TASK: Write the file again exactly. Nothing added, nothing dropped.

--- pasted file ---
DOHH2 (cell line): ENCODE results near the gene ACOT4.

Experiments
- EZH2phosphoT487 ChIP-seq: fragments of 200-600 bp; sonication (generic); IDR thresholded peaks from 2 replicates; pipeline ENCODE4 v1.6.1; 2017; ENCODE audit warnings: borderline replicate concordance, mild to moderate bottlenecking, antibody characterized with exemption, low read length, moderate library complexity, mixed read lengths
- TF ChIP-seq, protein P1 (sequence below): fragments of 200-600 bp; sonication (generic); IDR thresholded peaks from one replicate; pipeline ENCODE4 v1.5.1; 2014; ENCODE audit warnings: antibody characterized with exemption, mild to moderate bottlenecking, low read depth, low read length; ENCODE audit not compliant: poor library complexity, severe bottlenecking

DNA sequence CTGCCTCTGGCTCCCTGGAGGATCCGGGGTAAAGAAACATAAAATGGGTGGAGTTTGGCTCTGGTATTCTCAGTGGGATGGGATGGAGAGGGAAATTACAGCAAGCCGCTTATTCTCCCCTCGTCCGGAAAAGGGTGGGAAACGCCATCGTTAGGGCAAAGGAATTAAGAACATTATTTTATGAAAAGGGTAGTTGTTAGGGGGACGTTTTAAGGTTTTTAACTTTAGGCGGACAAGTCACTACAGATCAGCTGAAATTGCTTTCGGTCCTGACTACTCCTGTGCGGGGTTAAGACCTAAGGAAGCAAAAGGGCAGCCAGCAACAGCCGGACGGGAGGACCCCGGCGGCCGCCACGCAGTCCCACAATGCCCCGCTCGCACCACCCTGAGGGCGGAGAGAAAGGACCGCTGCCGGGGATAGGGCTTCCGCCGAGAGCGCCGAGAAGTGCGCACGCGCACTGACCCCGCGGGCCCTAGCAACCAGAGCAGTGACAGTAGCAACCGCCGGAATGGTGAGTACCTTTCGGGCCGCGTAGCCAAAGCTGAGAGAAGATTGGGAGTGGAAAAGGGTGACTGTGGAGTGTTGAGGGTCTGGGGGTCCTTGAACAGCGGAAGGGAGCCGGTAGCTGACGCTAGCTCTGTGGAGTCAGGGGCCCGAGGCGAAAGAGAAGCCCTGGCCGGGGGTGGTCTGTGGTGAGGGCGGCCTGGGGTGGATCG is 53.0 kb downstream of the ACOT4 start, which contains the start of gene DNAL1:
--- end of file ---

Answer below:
DOHH2 (cell line): ENCODE results near the gene ACOT4.

Experiments
- EZH2phosphoT487 ChIP-seq: fragments of 200-600 bp; sonication (generic); IDR thresholded peaks from 2 replicates; pipeline ENCODE4 v1.6.1; 2017; ENCODE audit warnings: borderline replicate concordance, mild to moderate bottlenecking, antibody characterized with exemption, low read length, moderate library complexity, mixed read lengths
- TF ChIP-seq, protein P1 (sequence below): fragments of 200-600 bp; sonication (generic); IDR thresholded peaks from one replicate; pipeline ENCODE4 v1.5.1; 2014; ENCODE audit warnings: antibody characterized with exemption, mild to moderate bottlenecking, low read depth, low read length; ENCODE audit not compliant: poor library complexity, severe bottlenecking

DNA sequence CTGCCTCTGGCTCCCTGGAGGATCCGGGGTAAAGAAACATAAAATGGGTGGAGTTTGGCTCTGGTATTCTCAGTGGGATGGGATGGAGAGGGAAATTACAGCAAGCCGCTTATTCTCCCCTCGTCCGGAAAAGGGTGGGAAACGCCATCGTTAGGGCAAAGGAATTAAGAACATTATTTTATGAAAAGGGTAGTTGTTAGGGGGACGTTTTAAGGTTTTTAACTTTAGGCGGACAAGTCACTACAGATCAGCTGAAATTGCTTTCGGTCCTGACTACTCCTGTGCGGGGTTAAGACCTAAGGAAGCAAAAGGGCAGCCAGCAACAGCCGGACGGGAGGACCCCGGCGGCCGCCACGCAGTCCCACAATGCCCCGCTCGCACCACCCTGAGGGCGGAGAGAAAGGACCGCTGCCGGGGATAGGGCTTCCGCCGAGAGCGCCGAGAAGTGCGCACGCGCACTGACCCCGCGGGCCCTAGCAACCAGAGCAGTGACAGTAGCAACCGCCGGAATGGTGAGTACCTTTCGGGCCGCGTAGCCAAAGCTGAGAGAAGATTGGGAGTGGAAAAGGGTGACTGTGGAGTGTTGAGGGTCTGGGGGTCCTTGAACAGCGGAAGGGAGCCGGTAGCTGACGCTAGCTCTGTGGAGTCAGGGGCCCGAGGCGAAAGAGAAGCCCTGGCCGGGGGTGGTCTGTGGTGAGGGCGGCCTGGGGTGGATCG is 53.0 kb downstream of the ACOT4 start, which contains the start of gene DNAL1: